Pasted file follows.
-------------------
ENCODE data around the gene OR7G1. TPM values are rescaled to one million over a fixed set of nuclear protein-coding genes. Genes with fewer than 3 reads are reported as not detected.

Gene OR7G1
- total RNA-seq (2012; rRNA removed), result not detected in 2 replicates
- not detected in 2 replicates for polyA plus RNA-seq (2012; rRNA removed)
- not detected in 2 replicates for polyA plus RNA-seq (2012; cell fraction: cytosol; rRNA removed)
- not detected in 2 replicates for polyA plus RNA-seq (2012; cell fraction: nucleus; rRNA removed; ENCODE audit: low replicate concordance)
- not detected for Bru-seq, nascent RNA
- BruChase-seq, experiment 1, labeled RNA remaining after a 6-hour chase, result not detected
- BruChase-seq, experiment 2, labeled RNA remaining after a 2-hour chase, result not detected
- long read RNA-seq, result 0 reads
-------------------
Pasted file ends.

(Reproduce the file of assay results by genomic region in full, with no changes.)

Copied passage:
ENCODE data around the gene OR7G1. TPM values are rescaled to one million over a fixed set of nuclear protein-coding genes. Genes with fewer than 3 reads are reported as not detected.

Gene OR7G1
- total RNA-seq (2012; rRNA removed), result not detected in 2 replicates
- not detected in 2 replicates for polyA plus RNA-seq (2012; rRNA removed)
- not detected in 2 replicates for polyA plus RNA-seq (2012; cell fraction: cytosol; rRNA removed)
- not detected in 2 replicates for polyA plus RNA-seq (2012; cell fraction: nucleus; rRNA removed; ENCODE audit: low replicate concordance)
- not detected for Bru-seq, nascent RNA
- BruChase-seq, experiment 1, labeled RNA remaining after a 6-hour chase, result not detected
- BruChase-seq, experiment 2, labeled RNA remaining after a 2-hour chase, result not detected
- long read RNA-seq, result 0 reads